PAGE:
Additive manufacturing (AM) offers new possibilities in manufacturing and designing products. The aerospace and automotive industries are main drivers because of the possibility of manufacturing lighter structures that reduce weight and save fuel. During the manufacturing process, different discontinuities or defects can occur, depending on the applied AM technology. To ensure constant manufacturing quality of the parts, regular sampling or 100% inspection using nondestructive testing (NDT) techniques is required. In particular, computed tomography (CT) allows a contactless investigation and includes different analysis techniques (such as nominal-actual comparison, porosity analysis, wall thickness analysis, and so on). As an advantage to other techniques, it can even evaluate parts with a very complex inner structure. The following article gives an overview of the AM technology, particularly selective laser melting (SLM), and commonly occurring discontinuities and their possible causes. Furthermore, the functionality of a CT system and the reconstruction process will be explained. In Part 2, we will show a few examples of AM parts under different types of analysis. The limits of this NDT technique will be discussed as well.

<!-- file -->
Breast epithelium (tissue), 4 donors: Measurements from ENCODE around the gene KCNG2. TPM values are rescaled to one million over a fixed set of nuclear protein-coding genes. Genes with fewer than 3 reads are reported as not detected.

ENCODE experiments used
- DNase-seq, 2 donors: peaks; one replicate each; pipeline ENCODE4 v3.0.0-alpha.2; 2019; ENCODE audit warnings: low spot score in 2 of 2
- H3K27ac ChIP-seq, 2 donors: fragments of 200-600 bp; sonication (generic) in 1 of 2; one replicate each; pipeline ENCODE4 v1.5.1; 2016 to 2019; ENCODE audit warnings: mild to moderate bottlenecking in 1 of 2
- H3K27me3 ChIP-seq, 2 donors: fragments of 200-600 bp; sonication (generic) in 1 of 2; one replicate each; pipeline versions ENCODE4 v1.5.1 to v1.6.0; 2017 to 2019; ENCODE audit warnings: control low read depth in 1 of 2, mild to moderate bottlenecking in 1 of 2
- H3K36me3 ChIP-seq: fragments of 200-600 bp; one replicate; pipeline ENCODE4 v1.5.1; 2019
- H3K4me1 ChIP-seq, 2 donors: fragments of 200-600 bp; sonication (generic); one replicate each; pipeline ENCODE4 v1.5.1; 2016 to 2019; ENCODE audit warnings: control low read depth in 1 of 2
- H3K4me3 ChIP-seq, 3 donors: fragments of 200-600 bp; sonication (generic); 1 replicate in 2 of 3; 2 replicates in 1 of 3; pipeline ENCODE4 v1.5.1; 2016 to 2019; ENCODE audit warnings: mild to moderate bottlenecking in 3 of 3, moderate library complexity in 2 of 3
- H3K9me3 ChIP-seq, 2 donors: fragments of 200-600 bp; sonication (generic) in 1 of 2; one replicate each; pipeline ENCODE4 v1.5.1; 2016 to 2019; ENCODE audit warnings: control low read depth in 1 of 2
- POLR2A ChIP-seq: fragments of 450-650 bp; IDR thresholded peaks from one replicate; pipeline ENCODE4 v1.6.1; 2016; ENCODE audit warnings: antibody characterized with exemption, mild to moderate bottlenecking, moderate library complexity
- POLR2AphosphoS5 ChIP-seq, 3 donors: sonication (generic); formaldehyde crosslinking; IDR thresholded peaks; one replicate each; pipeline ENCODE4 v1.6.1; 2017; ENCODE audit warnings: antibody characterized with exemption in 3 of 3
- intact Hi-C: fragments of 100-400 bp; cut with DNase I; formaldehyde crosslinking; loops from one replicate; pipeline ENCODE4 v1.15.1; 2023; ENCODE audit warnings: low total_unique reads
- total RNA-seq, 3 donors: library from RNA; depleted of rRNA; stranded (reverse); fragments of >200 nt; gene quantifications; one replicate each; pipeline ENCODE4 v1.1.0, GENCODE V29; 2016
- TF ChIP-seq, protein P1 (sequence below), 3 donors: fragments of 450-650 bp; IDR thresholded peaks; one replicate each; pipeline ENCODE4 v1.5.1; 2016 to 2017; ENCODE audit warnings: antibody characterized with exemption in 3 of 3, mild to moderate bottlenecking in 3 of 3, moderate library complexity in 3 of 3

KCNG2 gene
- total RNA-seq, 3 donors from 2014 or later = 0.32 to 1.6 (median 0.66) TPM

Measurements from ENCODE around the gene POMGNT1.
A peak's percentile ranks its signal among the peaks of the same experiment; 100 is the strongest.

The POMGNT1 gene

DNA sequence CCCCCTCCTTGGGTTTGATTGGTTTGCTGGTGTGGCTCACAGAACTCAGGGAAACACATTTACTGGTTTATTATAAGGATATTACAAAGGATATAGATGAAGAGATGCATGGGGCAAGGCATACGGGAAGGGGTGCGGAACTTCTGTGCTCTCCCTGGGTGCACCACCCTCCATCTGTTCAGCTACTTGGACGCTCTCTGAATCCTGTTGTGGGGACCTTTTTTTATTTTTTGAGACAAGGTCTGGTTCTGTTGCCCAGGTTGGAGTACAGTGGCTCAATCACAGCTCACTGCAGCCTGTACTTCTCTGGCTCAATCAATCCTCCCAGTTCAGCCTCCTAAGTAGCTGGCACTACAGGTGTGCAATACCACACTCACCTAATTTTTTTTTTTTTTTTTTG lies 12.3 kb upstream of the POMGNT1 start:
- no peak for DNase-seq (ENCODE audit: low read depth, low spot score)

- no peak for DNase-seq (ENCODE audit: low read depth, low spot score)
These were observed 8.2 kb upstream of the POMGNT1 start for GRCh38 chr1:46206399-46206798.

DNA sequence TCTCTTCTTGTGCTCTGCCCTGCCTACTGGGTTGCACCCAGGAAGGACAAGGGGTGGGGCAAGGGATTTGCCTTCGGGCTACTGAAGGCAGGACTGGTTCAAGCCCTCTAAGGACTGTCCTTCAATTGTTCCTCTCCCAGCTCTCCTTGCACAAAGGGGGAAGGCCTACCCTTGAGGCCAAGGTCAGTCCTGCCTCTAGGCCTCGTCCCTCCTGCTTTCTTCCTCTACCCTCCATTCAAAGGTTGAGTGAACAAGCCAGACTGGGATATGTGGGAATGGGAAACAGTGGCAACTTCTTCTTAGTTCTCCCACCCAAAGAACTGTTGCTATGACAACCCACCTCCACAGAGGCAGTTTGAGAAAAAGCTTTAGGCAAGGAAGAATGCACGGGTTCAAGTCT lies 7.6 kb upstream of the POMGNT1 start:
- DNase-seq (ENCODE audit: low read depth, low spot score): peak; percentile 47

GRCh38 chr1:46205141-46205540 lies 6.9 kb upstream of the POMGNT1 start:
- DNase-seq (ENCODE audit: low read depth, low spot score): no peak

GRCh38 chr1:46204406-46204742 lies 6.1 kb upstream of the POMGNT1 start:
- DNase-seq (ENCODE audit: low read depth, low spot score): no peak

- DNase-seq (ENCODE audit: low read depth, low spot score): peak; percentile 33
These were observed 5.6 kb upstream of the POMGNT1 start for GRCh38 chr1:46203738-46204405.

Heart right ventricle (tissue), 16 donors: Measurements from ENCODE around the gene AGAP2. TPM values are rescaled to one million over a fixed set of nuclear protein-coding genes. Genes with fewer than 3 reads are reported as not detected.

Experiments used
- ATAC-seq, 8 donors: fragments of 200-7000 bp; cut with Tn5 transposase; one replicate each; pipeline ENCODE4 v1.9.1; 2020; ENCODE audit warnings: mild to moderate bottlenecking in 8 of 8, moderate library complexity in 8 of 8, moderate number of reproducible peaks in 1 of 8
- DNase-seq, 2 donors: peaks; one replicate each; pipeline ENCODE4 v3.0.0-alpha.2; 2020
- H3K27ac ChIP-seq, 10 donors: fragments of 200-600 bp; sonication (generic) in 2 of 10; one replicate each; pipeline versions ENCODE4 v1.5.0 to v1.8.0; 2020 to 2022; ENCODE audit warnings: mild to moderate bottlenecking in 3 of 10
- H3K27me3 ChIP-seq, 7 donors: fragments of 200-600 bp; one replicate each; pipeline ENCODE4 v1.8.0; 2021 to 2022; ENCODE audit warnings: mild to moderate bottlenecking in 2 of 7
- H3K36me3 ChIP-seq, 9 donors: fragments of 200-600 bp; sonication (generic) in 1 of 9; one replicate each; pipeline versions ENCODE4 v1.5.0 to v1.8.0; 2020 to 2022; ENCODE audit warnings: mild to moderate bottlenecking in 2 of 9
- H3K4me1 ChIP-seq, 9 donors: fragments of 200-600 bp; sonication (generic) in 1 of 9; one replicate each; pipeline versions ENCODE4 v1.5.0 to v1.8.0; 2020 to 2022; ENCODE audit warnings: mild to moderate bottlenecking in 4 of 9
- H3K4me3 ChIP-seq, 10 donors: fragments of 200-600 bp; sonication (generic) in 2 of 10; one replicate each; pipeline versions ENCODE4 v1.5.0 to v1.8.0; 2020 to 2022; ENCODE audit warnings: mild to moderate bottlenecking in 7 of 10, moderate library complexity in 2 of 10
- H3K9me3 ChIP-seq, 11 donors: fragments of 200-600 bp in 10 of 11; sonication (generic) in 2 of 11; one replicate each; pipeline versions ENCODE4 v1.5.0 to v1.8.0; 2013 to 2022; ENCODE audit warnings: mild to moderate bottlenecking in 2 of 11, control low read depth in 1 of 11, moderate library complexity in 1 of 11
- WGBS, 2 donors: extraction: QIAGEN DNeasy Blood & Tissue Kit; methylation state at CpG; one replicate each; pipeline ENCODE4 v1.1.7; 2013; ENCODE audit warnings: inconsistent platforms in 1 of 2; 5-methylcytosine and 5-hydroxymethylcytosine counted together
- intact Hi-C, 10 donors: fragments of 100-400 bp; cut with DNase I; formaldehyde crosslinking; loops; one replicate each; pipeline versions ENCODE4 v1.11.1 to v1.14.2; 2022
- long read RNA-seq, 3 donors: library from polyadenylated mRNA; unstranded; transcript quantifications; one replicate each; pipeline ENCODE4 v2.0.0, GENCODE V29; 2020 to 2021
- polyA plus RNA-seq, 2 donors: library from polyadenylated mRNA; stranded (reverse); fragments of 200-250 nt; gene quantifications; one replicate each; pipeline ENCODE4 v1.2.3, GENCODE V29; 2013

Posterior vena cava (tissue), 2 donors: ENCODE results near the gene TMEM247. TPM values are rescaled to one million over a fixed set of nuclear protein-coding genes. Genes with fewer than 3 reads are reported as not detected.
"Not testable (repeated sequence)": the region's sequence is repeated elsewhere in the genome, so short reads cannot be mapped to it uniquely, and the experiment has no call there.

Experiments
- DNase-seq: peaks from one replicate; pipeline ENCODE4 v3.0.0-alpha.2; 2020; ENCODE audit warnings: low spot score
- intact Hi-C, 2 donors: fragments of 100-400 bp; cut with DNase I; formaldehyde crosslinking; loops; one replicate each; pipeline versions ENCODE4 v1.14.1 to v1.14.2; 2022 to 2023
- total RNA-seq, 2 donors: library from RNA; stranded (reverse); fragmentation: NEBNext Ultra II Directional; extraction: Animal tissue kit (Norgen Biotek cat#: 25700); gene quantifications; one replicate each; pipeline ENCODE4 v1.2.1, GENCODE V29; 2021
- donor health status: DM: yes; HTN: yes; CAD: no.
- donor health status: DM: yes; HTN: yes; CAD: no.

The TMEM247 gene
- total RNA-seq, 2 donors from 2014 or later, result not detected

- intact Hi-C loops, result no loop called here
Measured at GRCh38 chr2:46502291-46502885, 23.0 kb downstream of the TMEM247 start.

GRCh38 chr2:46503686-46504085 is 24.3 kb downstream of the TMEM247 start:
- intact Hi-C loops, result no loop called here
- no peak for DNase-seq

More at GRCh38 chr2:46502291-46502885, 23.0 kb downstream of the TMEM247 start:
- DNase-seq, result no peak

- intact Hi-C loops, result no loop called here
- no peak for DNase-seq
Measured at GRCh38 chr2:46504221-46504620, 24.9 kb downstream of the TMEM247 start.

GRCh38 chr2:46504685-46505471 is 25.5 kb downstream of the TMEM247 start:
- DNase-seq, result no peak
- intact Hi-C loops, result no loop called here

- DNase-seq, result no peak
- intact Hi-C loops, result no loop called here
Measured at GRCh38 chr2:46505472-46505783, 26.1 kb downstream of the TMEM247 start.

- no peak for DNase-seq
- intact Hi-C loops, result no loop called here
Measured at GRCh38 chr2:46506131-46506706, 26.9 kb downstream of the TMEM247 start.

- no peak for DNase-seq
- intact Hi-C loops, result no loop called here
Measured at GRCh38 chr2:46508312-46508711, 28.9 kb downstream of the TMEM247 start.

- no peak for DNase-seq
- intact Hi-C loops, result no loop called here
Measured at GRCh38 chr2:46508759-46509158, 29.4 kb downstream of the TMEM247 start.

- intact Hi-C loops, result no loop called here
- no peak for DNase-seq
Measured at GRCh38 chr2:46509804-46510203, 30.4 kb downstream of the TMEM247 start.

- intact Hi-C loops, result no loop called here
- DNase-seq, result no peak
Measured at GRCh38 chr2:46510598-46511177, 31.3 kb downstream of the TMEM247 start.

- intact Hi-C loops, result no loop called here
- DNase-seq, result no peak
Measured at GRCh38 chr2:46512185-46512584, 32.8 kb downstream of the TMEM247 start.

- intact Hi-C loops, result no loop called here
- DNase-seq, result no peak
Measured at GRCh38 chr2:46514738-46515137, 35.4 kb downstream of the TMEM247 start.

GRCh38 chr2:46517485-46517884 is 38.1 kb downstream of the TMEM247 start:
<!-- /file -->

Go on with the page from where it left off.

ASTM, 2011, ASTM E1441-1: Standard Guide for Computed Tomography (CT) Imaging, ASTM International, West Conshohocken, PA.
ASTM, 2015, ISO/ASTM 52900: Standard Terminology for Additive manufacturing – General principles – Terminology, ASTM International, West Conshohocken, PA.
Carter, L.N., C. Martin, P.J. Withers, and M.M. Attallah, 2014, “The Influence of the Laser Scan Strategy on Grain Structure and Cracking Behaviour in SLM Powder-Bed fabricated Nickel Superalloy,” Journal of Alloys and Compounds, Vol. 615, pp. 338–347.
Dantzig, J.A., and M. Rappaz, 2017, Solidification, second edition, EPFL Press, Lausanne, Switzerland.
Gaytan, S.M., L.E. Murr, F. Medina, E. Martinez, M.I. Lopez, and R.B. Wicker, 2008, “Advanced Metal Powder based Manufacturing of Complex Components by Electron Beam Melting,” Materials Technology, Vol. 24, No. 3, pp. 180–190.
Gustafson, R., 2002, “Prototyping Process Produces Sand Molds, Cores for Production Castings,” Modern Casting, Vol. 92, No. 8, pp. 38–39.
Hassen, A.A., and M.M. Kirka, 2018, “Additive Manufacturing: The Rise of a Technology and the Need for Quality Control and Inspection Techniques,” Materials Evaluation, Vol. 76, No. 4, pp. 439–453.
Kruth, J.P., 1991, “Material Incress Manufacturing by Rapid Prototyping Techniques,” CIRP Annals, Vol. 40, No. 2, pp. 603–614.
Rapid Prototyping Services Canada, 2018, http://rapidprototypingservicescanada.com/selective-laser-sintering-sls.php, accessed 20 July 2018.
Wong, K.V., and A. Hernandez, 2012, “A Review of Additive Manufacturing,” ISRN Mechanical Engineering, Vol. 2012, Article ID 208760, https://doi.org/10.5402/2012/208760.
192 Page Views
0 PDF Downloads
0 Facebook Shares